Make Your Story A Movie: Chapters 1-3

by John Robert Marlow


The original MYSAM (Make Your Story A Movie) book was traditionally published by Macmillan/St. Martin’s Griffin in 2012. What you’re reading now is a sort of v1.5, partially updated while I work on MYSAM v2.0, which will feature expanded coverage, including information on digital/streaming and series, which are far more important now than they were when MYSAM first appeared. This version 1.5 may go offline when v2.0 comes out.

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“Looking back,” says Rex Pickett, author of the novel Sideways, “I wish I hadn’t taken the measly $5,000 advance from the publisher. Had I waited until the film was released, I’m told the book would have sold for $1,000,000.”

Rex divides his life into before-and-after episodes. “Before the movie, I was nobody. My life was complete shit. The day the movie went into production, I made $300,000. Suddenly everybody wanted something, and I had four agents working for me.”

The Sideways film cost $16 million, made $109 million at the box office, supercharged the California wine industry (with the notable exception of merlot, which it nearly destroyed), and drew five Academy Award nominations, including Best Picture and Best Adapted Screenplay (winning the latter). Among Pickett’s follow-up projects: two published sequels to the Sideways novel (Vertical and Sideways 3: Chile), a play based on the first book, and a possible Sideways spinoff TV show.

Walter Kirn is the self-described eccentric author of (among many other books) Up In The Air. “To be frank,” he says, “I’m not a guy who sold a lot of books, or even managed to project a coherent image of himself and his art. All of my books have weird little publishing histories, and each has been quite different from the others and often eccentric. It’s hard for a writer like me to keep doing the kinds of things he wants to do, in a world where the big question is, ‘Hey man, how many hundreds of thousands of units have you sold for me lately?’ That I can go on doing this at all is probably a credit to the movie.

“Really quite specifically, I think it saved my ass. When the movie came along, not much was happening in Walter World. I felt like one of those disaster victims lying out on a football field somewhere, about to expire, and they’ve only got so many syringes filled with adrenaline. And someone just happened to stick one into me.”

The film based on Kirn’s book (also titled Up in the Air), was made for $25 million, starred George Clooney, earned over $160 million at the box office, was nominated for six Academy Awards (Best Picture and Best Adapted Screenplay among them) and, in Kirn’s words, “sold a hell of a lot of books.” True to form, he has since published several more books—none of which bear much resemblance to any other.

Alan Glynn’s novel The Dark Fields had been out of print for years. Despite glowing reviews from The New York Times and Publishers Weekly, he found himself teaching English as a second language. “I was fairly miserable and losing hope of ever being published again,” he recalls. Then came the movie based on his novel: Limitless.

“It brought my book back from the dead. It was re-released under the film title. Suddenly I’m watching a TV spot for the Limitless movie, playing during the Super Bowl. And the movie definitely sends people out to bookstores.” Limitless earned over $150 million in theaters, and then became a TV series.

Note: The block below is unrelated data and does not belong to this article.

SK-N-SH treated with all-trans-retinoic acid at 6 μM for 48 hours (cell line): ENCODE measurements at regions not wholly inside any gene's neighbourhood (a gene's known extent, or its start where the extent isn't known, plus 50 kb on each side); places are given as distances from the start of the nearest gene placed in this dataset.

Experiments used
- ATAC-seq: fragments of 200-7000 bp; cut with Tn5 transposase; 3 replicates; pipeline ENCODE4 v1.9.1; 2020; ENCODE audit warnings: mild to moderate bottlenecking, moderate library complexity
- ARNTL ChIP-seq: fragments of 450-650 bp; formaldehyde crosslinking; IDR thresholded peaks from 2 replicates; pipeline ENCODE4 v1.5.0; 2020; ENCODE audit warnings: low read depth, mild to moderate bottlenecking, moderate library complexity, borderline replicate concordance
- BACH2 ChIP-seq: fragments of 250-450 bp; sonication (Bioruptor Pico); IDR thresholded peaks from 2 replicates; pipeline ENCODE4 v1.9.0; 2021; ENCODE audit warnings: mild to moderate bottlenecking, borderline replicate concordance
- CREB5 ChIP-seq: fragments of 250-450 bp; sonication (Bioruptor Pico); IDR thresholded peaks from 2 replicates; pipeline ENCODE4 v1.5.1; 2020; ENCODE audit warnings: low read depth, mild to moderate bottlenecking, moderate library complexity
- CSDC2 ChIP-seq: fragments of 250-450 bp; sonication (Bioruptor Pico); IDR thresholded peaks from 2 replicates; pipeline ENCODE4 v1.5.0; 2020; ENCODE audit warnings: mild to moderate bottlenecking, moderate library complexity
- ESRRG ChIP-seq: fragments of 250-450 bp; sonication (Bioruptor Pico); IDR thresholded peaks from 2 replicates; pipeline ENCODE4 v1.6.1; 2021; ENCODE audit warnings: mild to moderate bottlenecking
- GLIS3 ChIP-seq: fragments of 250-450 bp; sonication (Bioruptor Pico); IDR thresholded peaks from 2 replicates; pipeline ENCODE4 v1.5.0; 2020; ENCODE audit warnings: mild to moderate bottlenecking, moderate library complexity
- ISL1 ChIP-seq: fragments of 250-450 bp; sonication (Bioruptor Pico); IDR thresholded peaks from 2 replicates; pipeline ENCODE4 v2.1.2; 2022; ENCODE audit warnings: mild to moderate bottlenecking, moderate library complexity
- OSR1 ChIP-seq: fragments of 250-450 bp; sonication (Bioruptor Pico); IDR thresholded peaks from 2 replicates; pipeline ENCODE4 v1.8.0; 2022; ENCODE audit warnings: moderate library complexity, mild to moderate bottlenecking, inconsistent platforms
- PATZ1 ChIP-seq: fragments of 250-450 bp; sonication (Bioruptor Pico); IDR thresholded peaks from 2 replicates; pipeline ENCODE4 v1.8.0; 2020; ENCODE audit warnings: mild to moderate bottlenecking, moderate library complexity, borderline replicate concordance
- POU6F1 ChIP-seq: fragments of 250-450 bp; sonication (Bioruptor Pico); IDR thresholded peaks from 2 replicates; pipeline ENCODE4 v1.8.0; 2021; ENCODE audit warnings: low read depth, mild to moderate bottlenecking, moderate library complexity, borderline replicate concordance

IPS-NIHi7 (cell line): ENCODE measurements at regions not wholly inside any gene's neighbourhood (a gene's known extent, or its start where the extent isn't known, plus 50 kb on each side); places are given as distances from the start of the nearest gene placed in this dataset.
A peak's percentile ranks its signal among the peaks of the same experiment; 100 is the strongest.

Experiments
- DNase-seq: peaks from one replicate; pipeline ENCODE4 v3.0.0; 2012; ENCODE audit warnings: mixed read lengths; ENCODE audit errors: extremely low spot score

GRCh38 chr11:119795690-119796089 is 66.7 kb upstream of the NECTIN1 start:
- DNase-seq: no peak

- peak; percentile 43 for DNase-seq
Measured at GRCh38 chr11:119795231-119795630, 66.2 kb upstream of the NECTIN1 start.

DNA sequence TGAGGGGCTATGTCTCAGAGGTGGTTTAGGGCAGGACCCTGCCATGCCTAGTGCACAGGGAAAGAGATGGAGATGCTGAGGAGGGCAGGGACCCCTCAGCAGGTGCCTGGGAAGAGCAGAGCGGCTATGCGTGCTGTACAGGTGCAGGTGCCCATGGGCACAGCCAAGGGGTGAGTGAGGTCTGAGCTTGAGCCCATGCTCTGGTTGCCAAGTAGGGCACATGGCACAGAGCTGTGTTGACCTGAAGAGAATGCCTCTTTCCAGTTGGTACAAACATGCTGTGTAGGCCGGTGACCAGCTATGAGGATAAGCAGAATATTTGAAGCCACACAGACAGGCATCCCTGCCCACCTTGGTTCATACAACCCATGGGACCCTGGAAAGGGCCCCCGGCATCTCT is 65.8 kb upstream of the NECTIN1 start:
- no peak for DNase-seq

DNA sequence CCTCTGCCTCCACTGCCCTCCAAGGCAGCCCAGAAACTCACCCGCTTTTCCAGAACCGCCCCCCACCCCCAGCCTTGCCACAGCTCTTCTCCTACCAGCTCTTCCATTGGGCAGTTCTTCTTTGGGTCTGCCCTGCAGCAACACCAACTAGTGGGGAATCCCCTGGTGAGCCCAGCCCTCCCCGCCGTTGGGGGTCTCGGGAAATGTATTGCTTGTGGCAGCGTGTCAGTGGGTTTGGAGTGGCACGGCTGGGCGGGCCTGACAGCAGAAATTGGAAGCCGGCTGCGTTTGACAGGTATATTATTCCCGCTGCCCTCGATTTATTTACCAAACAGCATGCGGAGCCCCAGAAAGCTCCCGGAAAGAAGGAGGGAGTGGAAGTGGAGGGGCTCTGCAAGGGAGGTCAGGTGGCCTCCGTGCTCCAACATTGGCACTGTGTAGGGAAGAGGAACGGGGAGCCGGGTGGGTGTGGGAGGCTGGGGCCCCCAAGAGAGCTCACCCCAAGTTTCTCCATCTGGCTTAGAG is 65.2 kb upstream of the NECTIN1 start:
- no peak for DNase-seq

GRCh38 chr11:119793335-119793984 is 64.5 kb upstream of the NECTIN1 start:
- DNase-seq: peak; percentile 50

Alan now has more than half a dozen books out and writes full time, in a house with a paid-off mortgage.

Even writers whose works are already selling briskly benefit from movies. “A great example is Frank Miller,” says Dark Horse Comics founder Mike Richardson. “He’s probably the premier creator in comics, and his sales were already stellar. Every book he does is an event.

“But when a movie like 300 comes out and hits, it adds new heat. People see the movie and want the book, even those who may not have been comic or graphic novel readers before that. We put out a new hardcover edition priced at thirty-five dollars, which is certainly at the high end for a graphic novel, and sold hundreds of thousands of copies while the movie was playing.”

This in an industry where, says comic writer Steve Niles (best known for 30 Days of Night, which was adapted into a movie of the same name), “most comics are selling around 20,000 to 30,000 copies, independents are surviving on 5,000 to 10,000, and anything that sells 100,000 is a smash hit.”

When Slumdog Millionaire hit theaters, says author Vikas Swarup, “Q&A [the novel on which the film is based] had already been translated into thirty-six languages. But the film catapulted it to a different level altogether. It created a totally new following, composed of people who came to know about the book because of the movie. The American book sales zoomed up once the movie came out, and the book entered the New York Times Best Seller List.” The film, made for $15 million, grossed nearly $400 million at the box office, winning eight of the ten Academy Awards for which it was nominated, including Best Picture and Best Adapted Screenplay. Hollywood can be very good to authors.

Still, the rewards awaiting authors with screenplays to sell are even greater. “Though my earnings from the movie deal were high, and I’m not complaining for a second,” Glynn notes, “it’s still peanuts compared to what other major players involved in the movie get. There would be no movie without the book and yet, relatively speaking, they don’t have to pay that much to acquire the book—mainly because most writers are poor, and happy to accept the first offer that comes along.”

If you have a script (screenplay) to sell, the equation shifts in your favor. Ryan Condal, an advertising executive, adapted the Arthurian legend into a screenplay. Galahad was his first sale, fetching $500,000. Though that film has yet to be produced, he was quickly hired by studios to adapt several comic books for the screen, and went on to co-write Rampage (2018) and co-create the Colony TV series.